Commonly, codependent people will seek out partners that need them in order to acquire an increased sense of security. By finding someone that is likely to rely on them, they can guarantee their love and acceptance will remain consistent. An example of this could be a partner that is unemployed or recovering from substance abuse. The codependent partner is able to take care of their significant other in need, and as a result, they can feel confident that the relationship will endure. This creates a sense of caretaking, which is unhealthy for both partners involved. This need to take care of a partner can also stem from childhood as they experienced situations in the past that reinforced the need to step in in order to avoid potential catastrophes. The fear that something terrible will happen if they do not take consistent care of the other person is a dangerous loop that many people can become stuck in. In the instance of a recovering addict partner, they may feel that their significant other will relapse if they do not provide adequate support. Even if their logic is completely unsound to others, it makes sense to the codependent person involved.

You Make Your Partner’s Problems Your Problems Too

A draining aspect of codependency is the need to take on the problems of those you care about. When a partner suffers a hardship like job loss or grief, the codependent partner feels an equal amount of suffering. Although many people may view this as empathy, it is unfortunately not a healthy way to cope. On the contrary, a healthy relationship features a balancing act in which one partner is able to provide support for the other in times of need. Codependency removes this ability as both people in the relationship are simultaneously suffering. This may also increase conflict in the relationship as resentment can build due to the lack of support. Each person should be able to process and handle their own problems individually while receiving the love and support they require during these challenging times.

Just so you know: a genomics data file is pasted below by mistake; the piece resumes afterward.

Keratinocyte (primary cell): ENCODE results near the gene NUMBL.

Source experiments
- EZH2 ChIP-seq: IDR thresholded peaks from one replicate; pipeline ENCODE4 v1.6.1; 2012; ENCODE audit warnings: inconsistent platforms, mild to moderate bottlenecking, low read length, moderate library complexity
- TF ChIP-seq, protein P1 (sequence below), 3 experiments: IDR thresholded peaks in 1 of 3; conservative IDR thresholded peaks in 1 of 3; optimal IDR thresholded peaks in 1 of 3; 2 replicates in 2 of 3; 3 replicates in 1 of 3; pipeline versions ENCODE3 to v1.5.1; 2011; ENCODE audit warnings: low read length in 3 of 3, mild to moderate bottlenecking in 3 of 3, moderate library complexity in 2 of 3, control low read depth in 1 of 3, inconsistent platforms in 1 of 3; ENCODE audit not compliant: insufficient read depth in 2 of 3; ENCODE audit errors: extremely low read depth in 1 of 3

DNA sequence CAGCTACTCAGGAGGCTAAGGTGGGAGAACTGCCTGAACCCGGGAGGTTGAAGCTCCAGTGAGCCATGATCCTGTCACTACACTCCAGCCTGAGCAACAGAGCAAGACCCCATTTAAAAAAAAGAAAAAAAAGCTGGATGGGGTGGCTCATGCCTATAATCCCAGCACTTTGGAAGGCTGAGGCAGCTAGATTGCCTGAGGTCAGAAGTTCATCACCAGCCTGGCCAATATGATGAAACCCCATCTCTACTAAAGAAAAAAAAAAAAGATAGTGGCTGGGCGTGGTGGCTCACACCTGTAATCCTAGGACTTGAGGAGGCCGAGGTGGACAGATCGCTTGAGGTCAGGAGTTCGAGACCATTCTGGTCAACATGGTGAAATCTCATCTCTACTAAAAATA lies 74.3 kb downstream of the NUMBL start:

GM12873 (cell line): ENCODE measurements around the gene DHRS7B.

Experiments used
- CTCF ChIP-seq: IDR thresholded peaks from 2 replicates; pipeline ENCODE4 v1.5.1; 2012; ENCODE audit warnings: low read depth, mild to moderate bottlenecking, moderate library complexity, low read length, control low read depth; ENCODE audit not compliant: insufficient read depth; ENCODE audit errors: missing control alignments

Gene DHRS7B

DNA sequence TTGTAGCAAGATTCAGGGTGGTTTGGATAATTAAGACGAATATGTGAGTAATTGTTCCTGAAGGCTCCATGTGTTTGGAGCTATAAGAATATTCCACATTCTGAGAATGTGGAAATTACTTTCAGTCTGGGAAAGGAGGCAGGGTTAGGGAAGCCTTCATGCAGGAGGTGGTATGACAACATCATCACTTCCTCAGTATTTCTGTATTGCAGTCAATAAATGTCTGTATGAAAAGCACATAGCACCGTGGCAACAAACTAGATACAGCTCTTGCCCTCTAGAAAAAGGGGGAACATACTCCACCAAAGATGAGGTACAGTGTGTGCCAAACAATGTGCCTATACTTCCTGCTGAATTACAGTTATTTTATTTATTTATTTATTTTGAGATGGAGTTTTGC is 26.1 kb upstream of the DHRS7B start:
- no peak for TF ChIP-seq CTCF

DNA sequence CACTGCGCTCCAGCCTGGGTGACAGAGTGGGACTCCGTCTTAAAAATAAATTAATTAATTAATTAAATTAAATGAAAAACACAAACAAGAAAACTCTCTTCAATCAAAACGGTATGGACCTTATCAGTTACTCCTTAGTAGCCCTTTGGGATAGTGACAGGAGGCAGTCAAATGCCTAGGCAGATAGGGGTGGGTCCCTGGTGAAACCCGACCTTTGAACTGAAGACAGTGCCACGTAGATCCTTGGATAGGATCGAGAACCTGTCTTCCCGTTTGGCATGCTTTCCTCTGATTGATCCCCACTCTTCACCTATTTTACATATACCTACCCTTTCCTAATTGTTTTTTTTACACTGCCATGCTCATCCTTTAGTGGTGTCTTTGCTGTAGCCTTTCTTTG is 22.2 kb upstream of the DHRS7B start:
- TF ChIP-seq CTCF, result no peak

The signs of codependency are subtle and can be easy to miss. It’s important to remember that you are not alone if you do feel like you have some of these tendencies. If you find that your relationship is causing problems in your life, then it may be time to seek professional help by way of a specialist. Codependency is challenging to overcome on your own, but with the right guidance and support, it can be done.

New Dimensions Can Help!

If you are struggling with depression, anxiety, suicidal thoughts, or other mental health or substance abuse issues, New Dimensions can help.  To learn more about our intensive outpatient treatment programs for adolescents and adults, contact us at 800-685-9796 or visit our website at www.nddtreatment.com.  You can also learn about other mental health services at www.mhthrive.com.


Keywords: Codependency; relationships; codependent relationships; people pleasing